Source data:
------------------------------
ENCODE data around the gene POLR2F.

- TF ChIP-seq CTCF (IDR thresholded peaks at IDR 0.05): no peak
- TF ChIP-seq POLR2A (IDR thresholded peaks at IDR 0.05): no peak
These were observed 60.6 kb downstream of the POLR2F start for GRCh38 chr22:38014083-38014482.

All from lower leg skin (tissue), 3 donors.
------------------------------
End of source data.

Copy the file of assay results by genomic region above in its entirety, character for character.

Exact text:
ENCODE data around the gene POLR2F.

- TF ChIP-seq CTCF (IDR thresholded peaks at IDR 0.05): no peak
- TF ChIP-seq POLR2A (IDR thresholded peaks at IDR 0.05): no peak
These were observed 60.6 kb downstream of the POLR2F start for GRCh38 chr22:38014083-38014482.

All from lower leg skin (tissue), 3 donors.